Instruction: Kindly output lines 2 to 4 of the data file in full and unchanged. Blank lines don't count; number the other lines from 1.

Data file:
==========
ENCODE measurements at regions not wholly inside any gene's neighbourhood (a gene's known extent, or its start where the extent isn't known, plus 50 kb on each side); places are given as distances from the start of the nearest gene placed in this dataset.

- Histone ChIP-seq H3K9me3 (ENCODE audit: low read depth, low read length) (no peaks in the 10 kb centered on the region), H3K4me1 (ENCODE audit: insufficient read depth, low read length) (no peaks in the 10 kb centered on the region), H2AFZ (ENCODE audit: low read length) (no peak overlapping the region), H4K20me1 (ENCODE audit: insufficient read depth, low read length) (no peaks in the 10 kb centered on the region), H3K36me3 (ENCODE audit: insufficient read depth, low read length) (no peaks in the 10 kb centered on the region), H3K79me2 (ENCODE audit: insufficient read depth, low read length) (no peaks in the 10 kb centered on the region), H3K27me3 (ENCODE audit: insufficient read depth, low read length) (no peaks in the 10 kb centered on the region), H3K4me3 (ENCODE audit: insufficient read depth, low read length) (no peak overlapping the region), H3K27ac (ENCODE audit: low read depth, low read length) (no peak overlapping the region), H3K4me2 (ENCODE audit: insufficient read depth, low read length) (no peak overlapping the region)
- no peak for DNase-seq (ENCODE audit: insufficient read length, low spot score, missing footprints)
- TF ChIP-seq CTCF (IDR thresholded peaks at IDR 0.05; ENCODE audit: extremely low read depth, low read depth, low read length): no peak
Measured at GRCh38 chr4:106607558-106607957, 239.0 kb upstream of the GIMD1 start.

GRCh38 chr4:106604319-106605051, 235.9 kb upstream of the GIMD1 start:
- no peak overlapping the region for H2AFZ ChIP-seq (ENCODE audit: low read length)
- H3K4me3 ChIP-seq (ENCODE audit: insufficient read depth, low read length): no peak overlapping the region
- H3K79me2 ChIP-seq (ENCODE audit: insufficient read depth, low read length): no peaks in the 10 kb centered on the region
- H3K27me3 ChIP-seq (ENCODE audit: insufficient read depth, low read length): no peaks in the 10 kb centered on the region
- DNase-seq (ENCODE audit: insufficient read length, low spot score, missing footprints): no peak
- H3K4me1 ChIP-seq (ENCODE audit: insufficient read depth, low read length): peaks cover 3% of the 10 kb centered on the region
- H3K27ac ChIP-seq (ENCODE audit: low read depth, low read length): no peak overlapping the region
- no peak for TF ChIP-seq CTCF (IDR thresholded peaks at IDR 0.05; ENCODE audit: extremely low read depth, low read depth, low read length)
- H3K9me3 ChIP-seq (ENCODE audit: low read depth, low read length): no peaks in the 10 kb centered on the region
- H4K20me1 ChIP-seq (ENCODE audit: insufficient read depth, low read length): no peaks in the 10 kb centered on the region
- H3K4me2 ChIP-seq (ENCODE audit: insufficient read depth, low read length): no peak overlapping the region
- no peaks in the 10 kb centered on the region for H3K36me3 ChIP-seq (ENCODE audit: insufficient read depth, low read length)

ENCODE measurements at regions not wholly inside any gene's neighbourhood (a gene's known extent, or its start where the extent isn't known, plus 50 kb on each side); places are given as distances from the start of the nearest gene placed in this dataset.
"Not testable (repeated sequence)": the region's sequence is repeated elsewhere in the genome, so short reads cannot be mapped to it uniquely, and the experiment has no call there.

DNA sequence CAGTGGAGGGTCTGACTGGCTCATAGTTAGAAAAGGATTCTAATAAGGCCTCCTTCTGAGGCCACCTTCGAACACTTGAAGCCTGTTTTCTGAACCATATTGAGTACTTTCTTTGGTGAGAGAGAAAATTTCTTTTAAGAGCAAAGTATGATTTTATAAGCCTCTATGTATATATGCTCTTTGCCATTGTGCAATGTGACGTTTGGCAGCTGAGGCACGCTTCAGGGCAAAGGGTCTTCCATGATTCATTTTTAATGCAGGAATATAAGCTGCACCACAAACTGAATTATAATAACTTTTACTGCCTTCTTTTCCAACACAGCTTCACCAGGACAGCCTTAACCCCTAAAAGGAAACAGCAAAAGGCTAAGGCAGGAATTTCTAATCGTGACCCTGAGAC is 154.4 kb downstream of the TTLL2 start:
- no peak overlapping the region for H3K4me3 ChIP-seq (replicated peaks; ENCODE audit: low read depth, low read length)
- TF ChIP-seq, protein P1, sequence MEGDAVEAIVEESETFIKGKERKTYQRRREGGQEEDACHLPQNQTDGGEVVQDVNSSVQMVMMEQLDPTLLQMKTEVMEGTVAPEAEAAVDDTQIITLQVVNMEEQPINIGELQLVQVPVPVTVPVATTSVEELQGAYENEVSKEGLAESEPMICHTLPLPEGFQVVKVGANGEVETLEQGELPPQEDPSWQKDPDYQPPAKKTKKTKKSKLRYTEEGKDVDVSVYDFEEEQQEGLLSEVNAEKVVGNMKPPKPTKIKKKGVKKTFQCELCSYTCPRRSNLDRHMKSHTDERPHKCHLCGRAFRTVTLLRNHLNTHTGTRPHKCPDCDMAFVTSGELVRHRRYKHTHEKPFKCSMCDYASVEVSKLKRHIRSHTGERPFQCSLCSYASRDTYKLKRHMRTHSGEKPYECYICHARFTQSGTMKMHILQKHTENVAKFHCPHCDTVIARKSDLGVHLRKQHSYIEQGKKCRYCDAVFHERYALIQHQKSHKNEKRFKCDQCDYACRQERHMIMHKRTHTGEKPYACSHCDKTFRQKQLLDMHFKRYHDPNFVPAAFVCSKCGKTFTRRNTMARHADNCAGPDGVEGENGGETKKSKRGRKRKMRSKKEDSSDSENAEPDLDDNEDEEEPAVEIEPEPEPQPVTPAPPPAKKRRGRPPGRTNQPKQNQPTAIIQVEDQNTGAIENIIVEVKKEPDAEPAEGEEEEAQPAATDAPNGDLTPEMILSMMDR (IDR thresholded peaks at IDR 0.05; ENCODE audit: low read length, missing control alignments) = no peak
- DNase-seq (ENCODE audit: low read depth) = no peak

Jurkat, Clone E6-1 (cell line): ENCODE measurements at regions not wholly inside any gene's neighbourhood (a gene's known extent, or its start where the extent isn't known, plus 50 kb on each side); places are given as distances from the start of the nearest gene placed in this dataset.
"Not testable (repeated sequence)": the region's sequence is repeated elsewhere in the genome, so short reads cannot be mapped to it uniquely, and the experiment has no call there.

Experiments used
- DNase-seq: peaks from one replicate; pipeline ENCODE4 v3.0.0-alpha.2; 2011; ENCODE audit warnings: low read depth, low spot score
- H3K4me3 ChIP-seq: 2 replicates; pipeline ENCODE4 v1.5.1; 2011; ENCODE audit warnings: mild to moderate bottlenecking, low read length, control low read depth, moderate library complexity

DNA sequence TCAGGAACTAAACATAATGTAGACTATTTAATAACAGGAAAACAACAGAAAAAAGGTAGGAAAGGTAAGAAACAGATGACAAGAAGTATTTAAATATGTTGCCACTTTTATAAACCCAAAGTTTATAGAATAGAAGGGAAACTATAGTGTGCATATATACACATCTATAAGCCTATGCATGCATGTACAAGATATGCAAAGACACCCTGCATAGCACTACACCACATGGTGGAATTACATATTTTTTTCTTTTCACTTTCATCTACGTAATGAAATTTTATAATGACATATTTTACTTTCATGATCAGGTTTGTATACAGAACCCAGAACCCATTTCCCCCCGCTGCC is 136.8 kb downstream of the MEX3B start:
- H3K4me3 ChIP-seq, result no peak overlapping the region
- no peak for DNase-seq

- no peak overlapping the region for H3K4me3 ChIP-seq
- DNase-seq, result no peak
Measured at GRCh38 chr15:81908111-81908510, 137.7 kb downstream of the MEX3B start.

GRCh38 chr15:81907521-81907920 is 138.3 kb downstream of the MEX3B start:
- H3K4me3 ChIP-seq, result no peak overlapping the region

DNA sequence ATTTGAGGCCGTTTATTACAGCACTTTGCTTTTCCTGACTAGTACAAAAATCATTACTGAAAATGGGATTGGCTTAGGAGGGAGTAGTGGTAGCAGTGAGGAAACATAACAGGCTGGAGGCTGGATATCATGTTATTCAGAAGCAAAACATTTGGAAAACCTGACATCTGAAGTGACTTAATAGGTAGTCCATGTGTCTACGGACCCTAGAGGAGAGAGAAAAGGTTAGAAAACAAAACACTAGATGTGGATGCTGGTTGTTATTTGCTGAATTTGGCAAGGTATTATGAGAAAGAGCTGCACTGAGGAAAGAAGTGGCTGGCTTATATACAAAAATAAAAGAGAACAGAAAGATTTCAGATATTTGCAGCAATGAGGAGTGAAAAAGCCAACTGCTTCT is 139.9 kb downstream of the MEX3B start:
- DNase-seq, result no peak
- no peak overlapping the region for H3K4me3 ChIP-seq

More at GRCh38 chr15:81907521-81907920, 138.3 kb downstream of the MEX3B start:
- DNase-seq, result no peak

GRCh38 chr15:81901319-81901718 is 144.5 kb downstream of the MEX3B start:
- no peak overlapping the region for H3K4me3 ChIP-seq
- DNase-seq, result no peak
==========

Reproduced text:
- Histone ChIP-seq H3K9me3 (ENCODE audit: low read depth, low read length) (no peaks in the 10 kb centered on the region), H3K4me1 (ENCODE audit: insufficient read depth, low read length) (no peaks in the 10 kb centered on the region), H2AFZ (ENCODE audit: low read length) (no peak overlapping the region), H4K20me1 (ENCODE audit: insufficient read depth, low read length) (no peaks in the 10 kb centered on the region), H3K36me3 (ENCODE audit: insufficient read depth, low read length) (no peaks in the 10 kb centered on the region), H3K79me2 (ENCODE audit: insufficient read depth, low read length) (no peaks in the 10 kb centered on the region), H3K27me3 (ENCODE audit: insufficient read depth, low read length) (no peaks in the 10 kb centered on the region), H3K4me3 (ENCODE audit: insufficient read depth, low read length) (no peak overlapping the region), H3K27ac (ENCODE audit: low read depth, low read length) (no peak overlapping the region), H3K4me2 (ENCODE audit: insufficient read depth, low read length) (no peak overlapping the region)
- no peak for DNase-seq (ENCODE audit: insufficient read length, low spot score, missing footprints)
- TF ChIP-seq CTCF (IDR thresholded peaks at IDR 0.05; ENCODE audit: extremely low read depth, low read depth, low read length): no peak